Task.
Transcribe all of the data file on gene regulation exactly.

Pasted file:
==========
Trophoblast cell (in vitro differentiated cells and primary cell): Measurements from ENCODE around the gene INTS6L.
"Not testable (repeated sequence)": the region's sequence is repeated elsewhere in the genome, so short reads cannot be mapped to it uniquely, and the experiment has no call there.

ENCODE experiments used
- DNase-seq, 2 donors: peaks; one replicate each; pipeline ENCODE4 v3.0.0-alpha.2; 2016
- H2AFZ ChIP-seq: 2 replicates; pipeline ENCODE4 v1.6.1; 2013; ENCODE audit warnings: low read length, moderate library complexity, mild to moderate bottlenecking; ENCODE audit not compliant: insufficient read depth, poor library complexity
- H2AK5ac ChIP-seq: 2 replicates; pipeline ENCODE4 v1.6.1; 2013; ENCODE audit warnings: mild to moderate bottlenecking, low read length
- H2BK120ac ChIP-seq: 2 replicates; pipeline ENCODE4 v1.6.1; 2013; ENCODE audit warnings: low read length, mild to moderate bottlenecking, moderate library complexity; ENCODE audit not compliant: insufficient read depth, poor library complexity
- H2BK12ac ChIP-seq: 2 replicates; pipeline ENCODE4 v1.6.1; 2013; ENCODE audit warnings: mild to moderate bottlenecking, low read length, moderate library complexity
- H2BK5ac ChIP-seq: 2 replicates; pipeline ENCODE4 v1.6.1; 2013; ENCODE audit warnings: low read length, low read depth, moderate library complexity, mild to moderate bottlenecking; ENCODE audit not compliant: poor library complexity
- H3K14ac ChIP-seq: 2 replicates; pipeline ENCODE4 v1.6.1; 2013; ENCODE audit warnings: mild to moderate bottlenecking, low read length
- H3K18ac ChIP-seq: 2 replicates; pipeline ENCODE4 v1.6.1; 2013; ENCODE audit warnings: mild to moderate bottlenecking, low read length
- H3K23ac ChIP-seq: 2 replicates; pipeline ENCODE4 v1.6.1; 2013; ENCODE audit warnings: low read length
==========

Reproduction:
Trophoblast cell (in vitro differentiated cells and primary cell): Measurements from ENCODE around the gene INTS6L.
"Not testable (repeated sequence)": the region's sequence is repeated elsewhere in the genome, so short reads cannot be mapped to it uniquely, and the experiment has no call there.

ENCODE experiments used
- DNase-seq, 2 donors: peaks; one replicate each; pipeline ENCODE4 v3.0.0-alpha.2; 2016
- H2AFZ ChIP-seq: 2 replicates; pipeline ENCODE4 v1.6.1; 2013; ENCODE audit warnings: low read length, moderate library complexity, mild to moderate bottlenecking; ENCODE audit not compliant: insufficient read depth, poor library complexity
- H2AK5ac ChIP-seq: 2 replicates; pipeline ENCODE4 v1.6.1; 2013; ENCODE audit warnings: mild to moderate bottlenecking, low read length
- H2BK120ac ChIP-seq: 2 replicates; pipeline ENCODE4 v1.6.1; 2013; ENCODE audit warnings: low read length, mild to moderate bottlenecking, moderate library complexity; ENCODE audit not compliant: insufficient read depth, poor library complexity
- H2BK12ac ChIP-seq: 2 replicates; pipeline ENCODE4 v1.6.1; 2013; ENCODE audit warnings: mild to moderate bottlenecking, low read length, moderate library complexity
- H2BK5ac ChIP-seq: 2 replicates; pipeline ENCODE4 v1.6.1; 2013; ENCODE audit warnings: low read length, low read depth, moderate library complexity, mild to moderate bottlenecking; ENCODE audit not compliant: poor library complexity
- H3K14ac ChIP-seq: 2 replicates; pipeline ENCODE4 v1.6.1; 2013; ENCODE audit warnings: mild to moderate bottlenecking, low read length
- H3K18ac ChIP-seq: 2 replicates; pipeline ENCODE4 v1.6.1; 2013; ENCODE audit warnings: mild to moderate bottlenecking, low read length
- H3K23ac ChIP-seq: 2 replicates; pipeline ENCODE4 v1.6.1; 2013; ENCODE audit warnings: low read length